May is always an important month in the college calendar. Many high-school seniors across the nation make the decision where to attend college; millions of college students graduate and enter the workforce.
It is the circle of life for colleges and universities in the United States—young students deciding what courses to take and what to major in, accumulating credits and knowledge, and, upon graduation, taking that experience into the workforce. Having been a professor and dean for many years, I have looked across the sea of cap and gowns and seen the excitement and anticipation of those about to cross the stage. Like them, and like their parents, I have wondered what their futures hold.
For many who graduate with a four-year degree, the future is bright. According to the Bureau of Labor Statistics, in January 2017 the unemployment rate for those over 25 with a bachelor’s degree was 2.5 percent compared with 5.3 percent for those with just a high-school diploma. But for millions of other students, the future is bleaker.
The reality is that America has a college-completion crisis. Among traditionally aged bachelor’s degree students, the U.S. Department of Education reports that only 59 percent graduate within six years, nevermind four. For students in two-year institutions, completion rates are even lower. Put those numbers together and a majority of American students who enter college do not complete their degrees in the time allotted, or indeed ever.
Students do not graduate for many reasons: from lack of finances to poor academic preparation to life getting in the way. But without a degree, these students do not receive the economic reward they expected. Worse, those who begin a degree program and take on debt but do not finish are left with the burden of paying back loans, worse off than when they started.
The abysmal national graduation rate is more than just a student problem. Institutions are failing to help their students successfully navigate the path to a degree. Yet because college students are presumed to be adults and because college is an expensive personal investment, the public and the government typically begin from the presumption that students are solely responsible for their own success or failure.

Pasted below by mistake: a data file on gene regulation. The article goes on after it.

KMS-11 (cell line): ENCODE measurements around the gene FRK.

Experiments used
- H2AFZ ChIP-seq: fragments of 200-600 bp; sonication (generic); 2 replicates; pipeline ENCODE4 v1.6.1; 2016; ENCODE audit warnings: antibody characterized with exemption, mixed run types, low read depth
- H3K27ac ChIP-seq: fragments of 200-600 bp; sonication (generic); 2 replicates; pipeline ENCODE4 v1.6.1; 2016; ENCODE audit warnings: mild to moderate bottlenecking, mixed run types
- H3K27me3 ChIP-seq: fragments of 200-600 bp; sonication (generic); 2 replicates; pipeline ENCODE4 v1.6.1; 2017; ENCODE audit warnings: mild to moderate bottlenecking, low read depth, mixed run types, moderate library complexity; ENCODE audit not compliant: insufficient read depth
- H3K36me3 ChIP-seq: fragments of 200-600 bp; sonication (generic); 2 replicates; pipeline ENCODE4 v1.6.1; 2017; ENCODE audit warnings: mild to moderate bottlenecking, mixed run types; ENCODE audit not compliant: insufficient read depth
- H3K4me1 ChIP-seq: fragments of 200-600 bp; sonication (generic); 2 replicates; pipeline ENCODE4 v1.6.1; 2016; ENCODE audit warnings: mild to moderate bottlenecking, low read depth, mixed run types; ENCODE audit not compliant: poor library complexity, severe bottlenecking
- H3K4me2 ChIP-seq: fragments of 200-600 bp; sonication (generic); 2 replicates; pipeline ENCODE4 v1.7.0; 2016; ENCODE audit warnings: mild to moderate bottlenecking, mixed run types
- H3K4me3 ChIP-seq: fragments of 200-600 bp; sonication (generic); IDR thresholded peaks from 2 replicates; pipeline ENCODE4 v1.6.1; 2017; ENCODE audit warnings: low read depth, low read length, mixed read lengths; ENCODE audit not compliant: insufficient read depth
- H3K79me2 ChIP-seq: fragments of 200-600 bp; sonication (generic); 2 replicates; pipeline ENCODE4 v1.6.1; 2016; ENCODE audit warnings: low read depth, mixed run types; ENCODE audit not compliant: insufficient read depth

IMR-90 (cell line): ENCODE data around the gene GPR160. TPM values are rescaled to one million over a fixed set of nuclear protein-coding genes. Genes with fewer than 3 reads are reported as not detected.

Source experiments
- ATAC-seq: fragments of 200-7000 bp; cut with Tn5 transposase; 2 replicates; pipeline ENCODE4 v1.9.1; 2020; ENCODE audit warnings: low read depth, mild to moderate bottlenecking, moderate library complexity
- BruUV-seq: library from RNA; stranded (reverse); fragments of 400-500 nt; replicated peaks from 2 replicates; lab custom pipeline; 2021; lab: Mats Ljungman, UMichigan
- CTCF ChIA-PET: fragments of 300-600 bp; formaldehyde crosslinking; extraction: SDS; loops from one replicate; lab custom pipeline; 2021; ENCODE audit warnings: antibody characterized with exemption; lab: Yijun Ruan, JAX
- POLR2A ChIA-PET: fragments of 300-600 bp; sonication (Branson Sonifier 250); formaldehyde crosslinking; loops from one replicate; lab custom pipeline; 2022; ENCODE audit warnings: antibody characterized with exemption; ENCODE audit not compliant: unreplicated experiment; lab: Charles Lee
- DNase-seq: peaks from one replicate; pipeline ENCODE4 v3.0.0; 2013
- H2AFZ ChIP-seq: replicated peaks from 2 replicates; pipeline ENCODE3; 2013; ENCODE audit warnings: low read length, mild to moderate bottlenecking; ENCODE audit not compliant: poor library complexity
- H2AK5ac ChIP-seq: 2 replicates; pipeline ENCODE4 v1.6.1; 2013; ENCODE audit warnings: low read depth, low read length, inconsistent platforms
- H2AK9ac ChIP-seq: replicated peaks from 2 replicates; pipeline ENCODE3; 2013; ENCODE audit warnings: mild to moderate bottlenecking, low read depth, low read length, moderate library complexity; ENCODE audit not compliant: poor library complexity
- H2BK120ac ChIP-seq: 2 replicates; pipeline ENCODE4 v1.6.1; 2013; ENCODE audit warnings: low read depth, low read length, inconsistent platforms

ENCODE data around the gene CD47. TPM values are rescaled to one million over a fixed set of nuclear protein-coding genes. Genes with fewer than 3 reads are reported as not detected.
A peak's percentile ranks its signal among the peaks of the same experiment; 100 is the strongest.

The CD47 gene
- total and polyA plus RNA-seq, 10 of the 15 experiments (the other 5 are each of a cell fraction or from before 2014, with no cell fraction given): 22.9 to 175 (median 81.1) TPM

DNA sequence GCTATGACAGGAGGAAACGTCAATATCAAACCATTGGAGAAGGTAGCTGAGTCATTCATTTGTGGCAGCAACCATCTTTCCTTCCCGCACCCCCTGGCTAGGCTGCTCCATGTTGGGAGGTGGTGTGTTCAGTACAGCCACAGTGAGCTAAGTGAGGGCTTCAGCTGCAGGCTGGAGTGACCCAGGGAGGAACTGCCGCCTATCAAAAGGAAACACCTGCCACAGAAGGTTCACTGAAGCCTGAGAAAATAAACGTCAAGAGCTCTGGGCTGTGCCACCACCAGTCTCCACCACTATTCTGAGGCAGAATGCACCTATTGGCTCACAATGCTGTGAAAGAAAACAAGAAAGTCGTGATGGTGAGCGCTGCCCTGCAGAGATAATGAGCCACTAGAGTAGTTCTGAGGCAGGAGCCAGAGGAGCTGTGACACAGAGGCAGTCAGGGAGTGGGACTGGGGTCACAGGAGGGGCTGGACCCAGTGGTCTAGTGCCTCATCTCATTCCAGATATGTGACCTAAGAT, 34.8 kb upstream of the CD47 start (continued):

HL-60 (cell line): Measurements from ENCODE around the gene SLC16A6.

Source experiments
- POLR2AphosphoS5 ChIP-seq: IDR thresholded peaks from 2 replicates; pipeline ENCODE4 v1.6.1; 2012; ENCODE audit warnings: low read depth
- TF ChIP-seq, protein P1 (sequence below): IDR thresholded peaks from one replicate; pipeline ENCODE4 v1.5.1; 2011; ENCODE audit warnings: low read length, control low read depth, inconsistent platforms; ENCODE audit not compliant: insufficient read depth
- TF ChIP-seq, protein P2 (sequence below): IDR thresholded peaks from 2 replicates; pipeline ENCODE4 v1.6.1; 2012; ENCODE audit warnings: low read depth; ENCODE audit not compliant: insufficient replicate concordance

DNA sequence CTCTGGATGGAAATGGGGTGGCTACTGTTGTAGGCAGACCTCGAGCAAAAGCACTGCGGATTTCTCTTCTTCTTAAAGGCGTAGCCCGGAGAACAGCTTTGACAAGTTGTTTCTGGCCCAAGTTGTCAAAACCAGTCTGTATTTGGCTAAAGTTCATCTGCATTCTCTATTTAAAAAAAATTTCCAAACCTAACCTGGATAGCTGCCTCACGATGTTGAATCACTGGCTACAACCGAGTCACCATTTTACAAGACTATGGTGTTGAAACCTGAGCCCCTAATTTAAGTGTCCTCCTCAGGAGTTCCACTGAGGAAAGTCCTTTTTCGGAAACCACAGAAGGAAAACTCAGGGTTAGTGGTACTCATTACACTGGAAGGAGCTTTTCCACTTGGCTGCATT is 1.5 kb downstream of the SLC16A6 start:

But why? This presumption could actually be a question—a critical one for any society to answer. Come graduation time, who is responsible for the graduates who made it to the finish line? And, more importantly, who is responsible for those who did not?
Varying Degrees, an inaugural representative survey commissioned by New America, a think tank and national action network dedicated to American renewal in the digital age, explored this question. As it turns out, 58 percent of Americans believe that universities need to assist in the success of their students, versus fewer than a third—only 32 percent—who believe students are solely responsible for their own success.
Worse yet, Americans also believe that colleges and universities do not put students first. Nationally, nearly three out of five Americans believe that higher-education leaders put the long-term interests of their institutions first over the needs of students. And judging from low graduation rates across the country, they may be right.
That millions of students have dropped out of college, often unable to pay back their student loans, is more than just a college-completion crisis. It is also an upending of the promise of higher education: to students, that they can educate their way into economic stability, and to citizens, that higher education will spur economic growth and a stronger nation. Instead, voters see students left to go it alone, navigating an unfamiliar and challenging world while forgoing a paycheck, taking on thousands in debt to cover the costs, and often moving back in with their parents to survive.
The political backwash of these broken promises manifests itself in dramatic support for Bernie Sanders’s commitment to “free college” and Donald Trump’s lashing out at all elites. Americans invest millions of hours and billions of dollars into higher education, seeking to improve their opportunities for a stronger career and a better life. They want, and deserve, more than they are getting.
Families and students expect their daughters and sons to take responsibility for their studies, but they also expect the institutions their students attend to provide assistance, guidance, and educational experiences that make higher learning a worthwhile investment. Data from the survey suggests they are clued in—and they are getting angry.
May is also the month of commencement ceremonies, with their pomp and circumstance, robes and maces, rituals and speeches. Audiences for those ceremonies are proudly watching their friends and family members receive their degree—but for those who don’t graduate, their debt loads and dashed hopes paint a much darker picture of American higher education.
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